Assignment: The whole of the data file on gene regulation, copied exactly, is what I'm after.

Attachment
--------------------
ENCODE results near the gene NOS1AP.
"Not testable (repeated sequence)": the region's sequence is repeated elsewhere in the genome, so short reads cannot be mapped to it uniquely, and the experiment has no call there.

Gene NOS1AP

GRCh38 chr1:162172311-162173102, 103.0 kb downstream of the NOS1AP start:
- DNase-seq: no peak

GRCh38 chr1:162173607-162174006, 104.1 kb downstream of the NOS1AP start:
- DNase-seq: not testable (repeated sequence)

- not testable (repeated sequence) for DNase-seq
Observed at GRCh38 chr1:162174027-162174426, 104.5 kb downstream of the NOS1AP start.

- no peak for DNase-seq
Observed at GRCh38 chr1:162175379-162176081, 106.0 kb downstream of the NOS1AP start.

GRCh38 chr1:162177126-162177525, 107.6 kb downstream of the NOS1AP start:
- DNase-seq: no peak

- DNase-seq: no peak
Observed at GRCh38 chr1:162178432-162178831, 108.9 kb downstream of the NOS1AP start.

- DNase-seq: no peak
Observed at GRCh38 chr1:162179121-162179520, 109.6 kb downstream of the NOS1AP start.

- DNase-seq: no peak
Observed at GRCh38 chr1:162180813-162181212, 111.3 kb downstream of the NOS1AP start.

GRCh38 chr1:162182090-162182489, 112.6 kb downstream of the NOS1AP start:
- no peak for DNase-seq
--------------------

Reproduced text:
ENCODE results near the gene NOS1AP.
"Not testable (repeated sequence)": the region's sequence is repeated elsewhere in the genome, so short reads cannot be mapped to it uniquely, and the experiment has no call there.

Gene NOS1AP

GRCh38 chr1:162172311-162173102, 103.0 kb downstream of the NOS1AP start:
- DNase-seq: no peak

GRCh38 chr1:162173607-162174006, 104.1 kb downstream of the NOS1AP start:
- DNase-seq: not testable (repeated sequence)

- not testable (repeated sequence) for DNase-seq
Observed at GRCh38 chr1:162174027-162174426, 104.5 kb downstream of the NOS1AP start.

- no peak for DNase-seq
Observed at GRCh38 chr1:162175379-162176081, 106.0 kb downstream of the NOS1AP start.

GRCh38 chr1:162177126-162177525, 107.6 kb downstream of the NOS1AP start:
- DNase-seq: no peak

- DNase-seq: no peak
Observed at GRCh38 chr1:162178432-162178831, 108.9 kb downstream of the NOS1AP start.

- DNase-seq: no peak
Observed at GRCh38 chr1:162179121-162179520, 109.6 kb downstream of the NOS1AP start.

- DNase-seq: no peak
Observed at GRCh38 chr1:162180813-162181212, 111.3 kb downstream of the NOS1AP start.

GRCh38 chr1:162182090-162182489, 112.6 kb downstream of the NOS1AP start:
- no peak for DNase-seq